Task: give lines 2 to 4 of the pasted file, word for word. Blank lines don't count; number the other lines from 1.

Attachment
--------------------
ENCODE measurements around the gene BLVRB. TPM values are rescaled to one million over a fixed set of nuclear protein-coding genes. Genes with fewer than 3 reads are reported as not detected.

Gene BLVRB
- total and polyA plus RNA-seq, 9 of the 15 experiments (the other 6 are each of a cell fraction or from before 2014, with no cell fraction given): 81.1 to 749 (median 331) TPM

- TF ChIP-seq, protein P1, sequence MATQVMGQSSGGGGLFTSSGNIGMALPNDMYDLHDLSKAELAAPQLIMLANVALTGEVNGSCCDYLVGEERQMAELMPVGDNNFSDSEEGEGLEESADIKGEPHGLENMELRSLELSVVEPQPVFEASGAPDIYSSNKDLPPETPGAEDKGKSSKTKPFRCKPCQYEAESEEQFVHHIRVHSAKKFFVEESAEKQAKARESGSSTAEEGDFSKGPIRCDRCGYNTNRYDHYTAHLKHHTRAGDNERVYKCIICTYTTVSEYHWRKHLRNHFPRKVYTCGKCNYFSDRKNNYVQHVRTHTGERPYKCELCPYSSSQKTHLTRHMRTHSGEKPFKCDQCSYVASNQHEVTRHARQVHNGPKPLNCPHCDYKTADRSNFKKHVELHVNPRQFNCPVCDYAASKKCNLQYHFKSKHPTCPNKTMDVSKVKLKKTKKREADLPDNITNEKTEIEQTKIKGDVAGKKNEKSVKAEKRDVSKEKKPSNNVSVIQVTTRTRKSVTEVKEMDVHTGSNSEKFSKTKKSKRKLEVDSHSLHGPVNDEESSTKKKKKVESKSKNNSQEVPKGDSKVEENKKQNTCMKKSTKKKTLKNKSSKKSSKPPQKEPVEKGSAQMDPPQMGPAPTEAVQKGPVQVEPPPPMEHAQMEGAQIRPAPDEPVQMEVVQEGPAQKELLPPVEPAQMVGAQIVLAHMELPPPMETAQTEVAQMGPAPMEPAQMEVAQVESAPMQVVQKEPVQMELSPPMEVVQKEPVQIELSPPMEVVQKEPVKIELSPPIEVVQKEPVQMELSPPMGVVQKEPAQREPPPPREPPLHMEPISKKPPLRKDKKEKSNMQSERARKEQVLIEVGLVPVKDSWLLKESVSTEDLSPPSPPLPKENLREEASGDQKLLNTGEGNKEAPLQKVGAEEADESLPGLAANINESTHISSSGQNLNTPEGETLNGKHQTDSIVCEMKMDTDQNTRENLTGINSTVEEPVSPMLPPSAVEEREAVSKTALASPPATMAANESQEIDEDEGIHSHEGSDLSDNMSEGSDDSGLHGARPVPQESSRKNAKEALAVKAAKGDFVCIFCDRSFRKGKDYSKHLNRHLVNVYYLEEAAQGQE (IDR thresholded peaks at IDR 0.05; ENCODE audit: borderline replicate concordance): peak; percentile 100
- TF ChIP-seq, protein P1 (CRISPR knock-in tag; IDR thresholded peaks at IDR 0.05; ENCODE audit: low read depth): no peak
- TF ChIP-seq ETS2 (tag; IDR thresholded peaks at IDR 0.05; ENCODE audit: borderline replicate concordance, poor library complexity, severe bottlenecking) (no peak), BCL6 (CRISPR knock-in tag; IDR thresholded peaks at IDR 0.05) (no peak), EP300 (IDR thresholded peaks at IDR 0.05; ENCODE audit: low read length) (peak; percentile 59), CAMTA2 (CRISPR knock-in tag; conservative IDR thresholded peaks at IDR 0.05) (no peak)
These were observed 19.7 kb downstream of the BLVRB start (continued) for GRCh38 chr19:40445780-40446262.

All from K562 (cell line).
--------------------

Gene BLVRB
- total and polyA plus RNA-seq, 9 of the 15 experiments (the other 6 are each of a cell fraction or from before 2014, with no cell fraction given): 81.1 to 749 (median 331) TPM

- TF ChIP-seq, protein P1, sequence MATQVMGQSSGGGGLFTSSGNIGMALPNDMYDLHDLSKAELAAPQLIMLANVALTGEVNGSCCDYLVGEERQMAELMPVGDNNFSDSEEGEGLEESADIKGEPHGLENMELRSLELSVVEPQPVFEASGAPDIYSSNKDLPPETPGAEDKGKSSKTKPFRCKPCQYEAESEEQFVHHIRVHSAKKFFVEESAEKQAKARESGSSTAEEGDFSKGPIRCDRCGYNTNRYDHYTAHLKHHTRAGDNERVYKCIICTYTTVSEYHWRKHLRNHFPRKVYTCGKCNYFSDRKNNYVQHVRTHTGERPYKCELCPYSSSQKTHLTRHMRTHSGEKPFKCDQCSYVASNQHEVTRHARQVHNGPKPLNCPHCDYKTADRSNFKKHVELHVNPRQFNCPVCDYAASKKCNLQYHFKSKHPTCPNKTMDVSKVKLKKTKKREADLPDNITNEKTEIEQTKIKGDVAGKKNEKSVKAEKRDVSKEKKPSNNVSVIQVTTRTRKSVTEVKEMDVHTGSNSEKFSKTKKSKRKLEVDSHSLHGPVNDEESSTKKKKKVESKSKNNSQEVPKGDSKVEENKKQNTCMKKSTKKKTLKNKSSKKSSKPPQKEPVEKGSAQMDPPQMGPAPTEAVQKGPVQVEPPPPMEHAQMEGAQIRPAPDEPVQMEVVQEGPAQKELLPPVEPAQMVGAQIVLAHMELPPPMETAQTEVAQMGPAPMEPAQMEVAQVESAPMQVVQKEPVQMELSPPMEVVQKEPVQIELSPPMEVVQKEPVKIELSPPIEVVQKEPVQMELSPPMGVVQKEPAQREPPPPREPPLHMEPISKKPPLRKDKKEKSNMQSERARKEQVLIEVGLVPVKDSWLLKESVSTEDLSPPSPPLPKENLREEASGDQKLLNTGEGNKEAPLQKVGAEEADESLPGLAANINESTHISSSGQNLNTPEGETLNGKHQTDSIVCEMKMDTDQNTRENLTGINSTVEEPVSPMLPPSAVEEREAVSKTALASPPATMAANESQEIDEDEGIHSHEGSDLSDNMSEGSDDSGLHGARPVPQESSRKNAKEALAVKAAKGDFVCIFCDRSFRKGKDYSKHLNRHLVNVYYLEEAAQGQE (IDR thresholded peaks at IDR 0.05; ENCODE audit: borderline replicate concordance): peak; percentile 100